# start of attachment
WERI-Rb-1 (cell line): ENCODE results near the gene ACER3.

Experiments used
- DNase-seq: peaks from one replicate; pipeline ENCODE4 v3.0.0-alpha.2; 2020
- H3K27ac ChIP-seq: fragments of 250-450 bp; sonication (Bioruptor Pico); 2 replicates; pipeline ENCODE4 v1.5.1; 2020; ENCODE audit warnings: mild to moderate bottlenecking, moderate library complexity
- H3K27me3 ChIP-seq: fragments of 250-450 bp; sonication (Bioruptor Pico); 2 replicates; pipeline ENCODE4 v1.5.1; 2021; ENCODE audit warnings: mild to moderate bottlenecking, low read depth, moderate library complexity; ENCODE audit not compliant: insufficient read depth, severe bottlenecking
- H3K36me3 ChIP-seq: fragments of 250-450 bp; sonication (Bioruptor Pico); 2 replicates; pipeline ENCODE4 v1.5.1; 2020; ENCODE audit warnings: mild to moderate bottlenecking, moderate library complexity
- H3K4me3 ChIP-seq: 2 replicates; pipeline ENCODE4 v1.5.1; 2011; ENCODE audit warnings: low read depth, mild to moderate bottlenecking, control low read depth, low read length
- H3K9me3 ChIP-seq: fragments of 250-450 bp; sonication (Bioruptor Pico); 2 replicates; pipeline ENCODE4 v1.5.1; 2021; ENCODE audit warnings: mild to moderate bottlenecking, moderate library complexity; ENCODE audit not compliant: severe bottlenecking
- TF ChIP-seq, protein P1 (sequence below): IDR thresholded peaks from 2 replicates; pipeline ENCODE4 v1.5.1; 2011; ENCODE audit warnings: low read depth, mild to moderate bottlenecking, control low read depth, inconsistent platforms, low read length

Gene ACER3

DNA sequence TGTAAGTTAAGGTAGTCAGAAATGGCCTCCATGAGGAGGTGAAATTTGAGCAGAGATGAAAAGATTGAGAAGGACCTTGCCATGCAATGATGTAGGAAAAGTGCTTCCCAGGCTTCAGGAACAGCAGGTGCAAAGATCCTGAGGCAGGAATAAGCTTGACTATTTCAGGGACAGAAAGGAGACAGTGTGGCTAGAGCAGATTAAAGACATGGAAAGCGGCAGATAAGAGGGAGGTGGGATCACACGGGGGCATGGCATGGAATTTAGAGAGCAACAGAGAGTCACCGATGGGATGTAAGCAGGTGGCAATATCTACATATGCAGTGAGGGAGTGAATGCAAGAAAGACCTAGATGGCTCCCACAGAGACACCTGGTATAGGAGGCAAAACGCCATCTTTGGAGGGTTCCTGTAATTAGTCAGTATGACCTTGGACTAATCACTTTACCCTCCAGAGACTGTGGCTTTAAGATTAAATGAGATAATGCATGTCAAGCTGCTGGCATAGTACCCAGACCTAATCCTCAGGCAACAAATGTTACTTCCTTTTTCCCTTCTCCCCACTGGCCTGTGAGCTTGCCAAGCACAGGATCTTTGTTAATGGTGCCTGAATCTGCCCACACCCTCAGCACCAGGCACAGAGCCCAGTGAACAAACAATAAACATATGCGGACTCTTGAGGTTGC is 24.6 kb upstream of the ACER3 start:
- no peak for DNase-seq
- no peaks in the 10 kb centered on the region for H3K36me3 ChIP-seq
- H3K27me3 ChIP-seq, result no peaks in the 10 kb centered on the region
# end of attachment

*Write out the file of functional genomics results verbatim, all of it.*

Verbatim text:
WERI-Rb-1 (cell line): ENCODE results near the gene ACER3.

Experiments used
- DNase-seq: peaks from one replicate; pipeline ENCODE4 v3.0.0-alpha.2; 2020
- H3K27ac ChIP-seq: fragments of 250-450 bp; sonication (Bioruptor Pico); 2 replicates; pipeline ENCODE4 v1.5.1; 2020; ENCODE audit warnings: mild to moderate bottlenecking, moderate library complexity
- H3K27me3 ChIP-seq: fragments of 250-450 bp; sonication (Bioruptor Pico); 2 replicates; pipeline ENCODE4 v1.5.1; 2021; ENCODE audit warnings: mild to moderate bottlenecking, low read depth, moderate library complexity; ENCODE audit not compliant: insufficient read depth, severe bottlenecking
- H3K36me3 ChIP-seq: fragments of 250-450 bp; sonication (Bioruptor Pico); 2 replicates; pipeline ENCODE4 v1.5.1; 2020; ENCODE audit warnings: mild to moderate bottlenecking, moderate library complexity
- H3K4me3 ChIP-seq: 2 replicates; pipeline ENCODE4 v1.5.1; 2011; ENCODE audit warnings: low read depth, mild to moderate bottlenecking, control low read depth, low read length
- H3K9me3 ChIP-seq: fragments of 250-450 bp; sonication (Bioruptor Pico); 2 replicates; pipeline ENCODE4 v1.5.1; 2021; ENCODE audit warnings: mild to moderate bottlenecking, moderate library complexity; ENCODE audit not compliant: severe bottlenecking
- TF ChIP-seq, protein P1 (sequence below): IDR thresholded peaks from 2 replicates; pipeline ENCODE4 v1.5.1; 2011; ENCODE audit warnings: low read depth, mild to moderate bottlenecking, control low read depth, inconsistent platforms, low read length

Gene ACER3

DNA sequence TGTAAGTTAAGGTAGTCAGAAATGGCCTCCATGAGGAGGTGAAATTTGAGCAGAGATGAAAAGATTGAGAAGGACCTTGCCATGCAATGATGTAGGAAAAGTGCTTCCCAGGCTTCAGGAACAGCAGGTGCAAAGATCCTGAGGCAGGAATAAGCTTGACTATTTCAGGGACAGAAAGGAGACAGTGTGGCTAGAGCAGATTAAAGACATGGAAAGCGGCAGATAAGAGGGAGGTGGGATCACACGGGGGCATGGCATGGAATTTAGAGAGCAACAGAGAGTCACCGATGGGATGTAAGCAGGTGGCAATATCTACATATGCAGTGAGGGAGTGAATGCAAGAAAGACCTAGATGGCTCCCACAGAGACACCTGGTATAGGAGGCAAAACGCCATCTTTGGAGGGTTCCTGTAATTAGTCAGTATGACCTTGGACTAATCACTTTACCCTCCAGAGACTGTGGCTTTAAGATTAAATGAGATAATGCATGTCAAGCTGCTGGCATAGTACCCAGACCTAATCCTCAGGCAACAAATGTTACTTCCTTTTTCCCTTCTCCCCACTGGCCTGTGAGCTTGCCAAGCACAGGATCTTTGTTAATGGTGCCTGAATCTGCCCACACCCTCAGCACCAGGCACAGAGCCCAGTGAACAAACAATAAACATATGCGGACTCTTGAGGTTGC is 24.6 kb upstream of the ACER3 start:
- no peak for DNase-seq
- no peaks in the 10 kb centered on the region for H3K36me3 ChIP-seq
- H3K27me3 ChIP-seq, result no peaks in the 10 kb centered on the region